Sharia, the Law of the Land in Afghanistan

Beyond our current concerns with the coronavirus pandemic looms the “historic” formal agreement between the U.S. and the Taliban signed on February 29, 2020.

The three-and-a-half page conditional peace agreement (which is accompanied by secret annexes) provides a means for the U.S. to draw down its forces from 13,000 to 8,600 within 135 days of the agreement, then subsequently remove all of its forces from Afghanistan within 14 months. A major part of the agreement hinges on the ludicrous assertion that “Afghan soil will [no longer] be used against the security of the United States and its allies.”

Apart from concerns that the Taliban has no intention of disavowing its ties to multiple terrorist organizations (including its longtime ally, al-Qaeda), upholding a reduction in violence (RiV) or consenting to a permanent ceasefire; Afghanistan’s future political roadmap may be more than the Afghan government can bear after the current military balance tips the other direction -- in favor of the Taliban who have already gained control of more territory in Afghanistan since 9/11.

While there are four parts to the public agreement, “the obligations of the [Taliban] in [the] agreement apply in areas under their control until the formation of the new post-settlement Afghan Islamic government as determined by the intra-Afghan dialogue and negotiations.” It comes as no surprise the Taliban has refused to talk to the 21-member Afghan government negotiating team.

On January 26, 2004, the former president of Afghanistan, Hamid Karzai, ratified the Constitution of the Islamic Republic of Afghanistan (IRA) at a ceremony in Kabul. The text found within the document points to a deeper issue of the country’s need to confront the strict interpretations of Islamic law. Article three of the constitution states: “No law shall contravene the tenets and provisions of the holy religion of Islam in Afghanistan.” The broad point is that, according to the Constitution, no other proclamation will contradict Islamic law (sharia). The finer point is that -- as a result -- the United States officially entered a losing battle a long time ago.

Sharia, by its own definition, is supreme to any other form of law, including the U.S. Constitution, and certainly including any other kind of democratic structure. The Constitution of Afghanistan, the moment it was endorsed and authorized, is the moment the world lost its grip on the baton in the race. Once the precedent was set that sharia was going to be an essential component of their Constitution, the ability to successfully implement any sort of democracy or plan for peace was terminated.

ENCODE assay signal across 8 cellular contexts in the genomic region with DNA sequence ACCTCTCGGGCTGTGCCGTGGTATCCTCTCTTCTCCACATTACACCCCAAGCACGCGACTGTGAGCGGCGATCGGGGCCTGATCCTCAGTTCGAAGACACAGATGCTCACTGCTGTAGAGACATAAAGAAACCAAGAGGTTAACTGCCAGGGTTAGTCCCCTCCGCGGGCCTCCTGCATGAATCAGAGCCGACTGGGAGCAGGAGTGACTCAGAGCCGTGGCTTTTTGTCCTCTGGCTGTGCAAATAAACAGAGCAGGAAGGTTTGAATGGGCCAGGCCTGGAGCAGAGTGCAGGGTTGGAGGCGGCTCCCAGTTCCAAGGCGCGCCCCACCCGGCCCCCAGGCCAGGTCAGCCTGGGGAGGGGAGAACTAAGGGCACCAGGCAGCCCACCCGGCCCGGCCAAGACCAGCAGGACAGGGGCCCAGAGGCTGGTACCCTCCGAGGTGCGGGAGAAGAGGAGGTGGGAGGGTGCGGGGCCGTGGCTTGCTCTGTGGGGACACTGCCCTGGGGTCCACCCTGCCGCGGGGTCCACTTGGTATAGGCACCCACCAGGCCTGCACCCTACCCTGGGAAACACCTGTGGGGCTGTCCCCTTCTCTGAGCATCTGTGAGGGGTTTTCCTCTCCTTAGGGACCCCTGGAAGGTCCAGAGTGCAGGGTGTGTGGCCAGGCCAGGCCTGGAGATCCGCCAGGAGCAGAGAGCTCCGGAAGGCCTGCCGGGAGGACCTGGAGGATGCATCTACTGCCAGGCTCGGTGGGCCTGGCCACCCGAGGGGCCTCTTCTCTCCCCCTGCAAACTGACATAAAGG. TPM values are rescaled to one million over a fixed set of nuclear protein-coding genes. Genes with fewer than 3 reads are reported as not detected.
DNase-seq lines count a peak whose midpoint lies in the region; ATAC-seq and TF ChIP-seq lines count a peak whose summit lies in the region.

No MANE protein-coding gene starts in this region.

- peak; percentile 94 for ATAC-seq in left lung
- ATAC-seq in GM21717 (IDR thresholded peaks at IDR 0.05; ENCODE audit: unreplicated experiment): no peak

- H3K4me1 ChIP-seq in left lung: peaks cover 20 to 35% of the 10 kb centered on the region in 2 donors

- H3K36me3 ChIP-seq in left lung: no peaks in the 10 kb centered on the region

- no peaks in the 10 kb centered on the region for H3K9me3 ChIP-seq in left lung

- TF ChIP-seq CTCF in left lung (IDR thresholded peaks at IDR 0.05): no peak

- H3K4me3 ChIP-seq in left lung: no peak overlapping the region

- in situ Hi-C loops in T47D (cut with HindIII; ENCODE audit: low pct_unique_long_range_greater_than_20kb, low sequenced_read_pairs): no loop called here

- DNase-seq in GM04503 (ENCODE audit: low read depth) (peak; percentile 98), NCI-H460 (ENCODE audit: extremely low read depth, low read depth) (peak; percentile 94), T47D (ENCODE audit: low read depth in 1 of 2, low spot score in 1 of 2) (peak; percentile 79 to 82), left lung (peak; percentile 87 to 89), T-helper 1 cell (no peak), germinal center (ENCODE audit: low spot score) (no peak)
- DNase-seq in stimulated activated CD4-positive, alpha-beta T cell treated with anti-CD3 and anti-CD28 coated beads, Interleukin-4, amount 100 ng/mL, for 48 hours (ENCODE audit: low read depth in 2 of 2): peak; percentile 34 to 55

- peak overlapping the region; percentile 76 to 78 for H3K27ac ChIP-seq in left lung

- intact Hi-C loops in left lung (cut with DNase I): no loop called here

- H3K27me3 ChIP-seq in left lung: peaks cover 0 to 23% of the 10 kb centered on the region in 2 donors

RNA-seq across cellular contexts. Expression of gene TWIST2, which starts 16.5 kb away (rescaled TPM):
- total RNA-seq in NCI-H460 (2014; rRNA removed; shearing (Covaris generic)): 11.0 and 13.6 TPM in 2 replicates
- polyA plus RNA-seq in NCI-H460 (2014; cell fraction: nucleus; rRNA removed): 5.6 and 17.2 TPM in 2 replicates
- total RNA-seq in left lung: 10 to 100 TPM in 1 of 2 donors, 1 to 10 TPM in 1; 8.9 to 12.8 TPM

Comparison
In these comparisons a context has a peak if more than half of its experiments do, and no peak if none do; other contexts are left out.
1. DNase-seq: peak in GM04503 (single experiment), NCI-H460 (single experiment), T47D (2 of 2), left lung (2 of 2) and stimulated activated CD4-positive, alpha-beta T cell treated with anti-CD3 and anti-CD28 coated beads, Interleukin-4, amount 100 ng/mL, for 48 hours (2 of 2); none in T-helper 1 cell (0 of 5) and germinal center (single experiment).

The 2004 Constitution of Afghanistan establishes a latent baseline for the future of intra-Afghan dialogue and negotiations. It actually provides a foundation for the Taliban to stand on, as the group can uphold such a constitution without actually violating Islamic law. As previously mentioned, “no law shall contravene the tenets and provisions of the holy religion of Islam in Afghanistan.” The re-establishment of the Islamic Emirate of Afghanistan and the implementation of sharia remains the ultimate goal of the Taliban in the South Asian country.

Throughout the process of withdrawal talks, plenty of news outlets around the world have expressed either their weariness or support for the agreement. In what could be considered an insignificant detail, some of the published articles are accompanied by photographs of Taliban members carrying white flags. This seemingly minor detail can easily be overlooked by most viewers. However, to the Islamic world, the significance could not be any plainer.

If a thousand people in the intelligence community were queried about the photo, it would be applaudable if more than a few could comprehend the significance of the image. It is quite disconcerting that throughout the peace negotiation process, Taliban members have been parading around with a white flag of victory, while holding an increasing amount of Afghan territory. And the Taliban is not going to cede one square millimeter of this territory. In spite of signing a withdrawal agreement, they continue to achieve what they have always intended to achieve -- territory under the jurisdiction of Islamic law.

The color of the flag confirms this premise. A black background with white lettering (of the Shahada or Kalma) equates to active jihad with no establishment of sharia. Conversely, the white background with black lettering represents jihad victory with sharia established.

Flag of the Islamic Emirate of Afghanistan, used 1997–2001. The black text is the Shahadah. (source)

While the U.S.-Taliban agreement refuses to recognize the IEA, it does legitimize the Taliban as a force to be reckoned with. What does this say to every other flag-waving terrorist organization around the world? It legitimizes the use of terrorist attacks against an opposing government. And it says that after all of this investment of resources, time, and loss of life in Afghanistan, national security strategists still don’t have a clear understanding of how far the enemy will go to implement and maintain the supreme law of Allah.

Keep in mind, according to the March 2020 report from Jane's Terrorism and Insurgency Centre, “the Taliban has overtaken the Islamic State as the world's deadliest terror group.” And these are the folks partly responsible for the new post-settlement Afghan Islamic government when the U.S. finally packs up and leaves.

Terry Bishop specializes in a variety of topics related to the strategic influence of terrorism and subversion, counter-terrorism and national security. His many fields of interest and research include armed conflict and violence in South Asia with a specific focus on al-Qaeda in the Indian Subcontinent (AQS), the Taliban, and other Deobandi-linked terror groups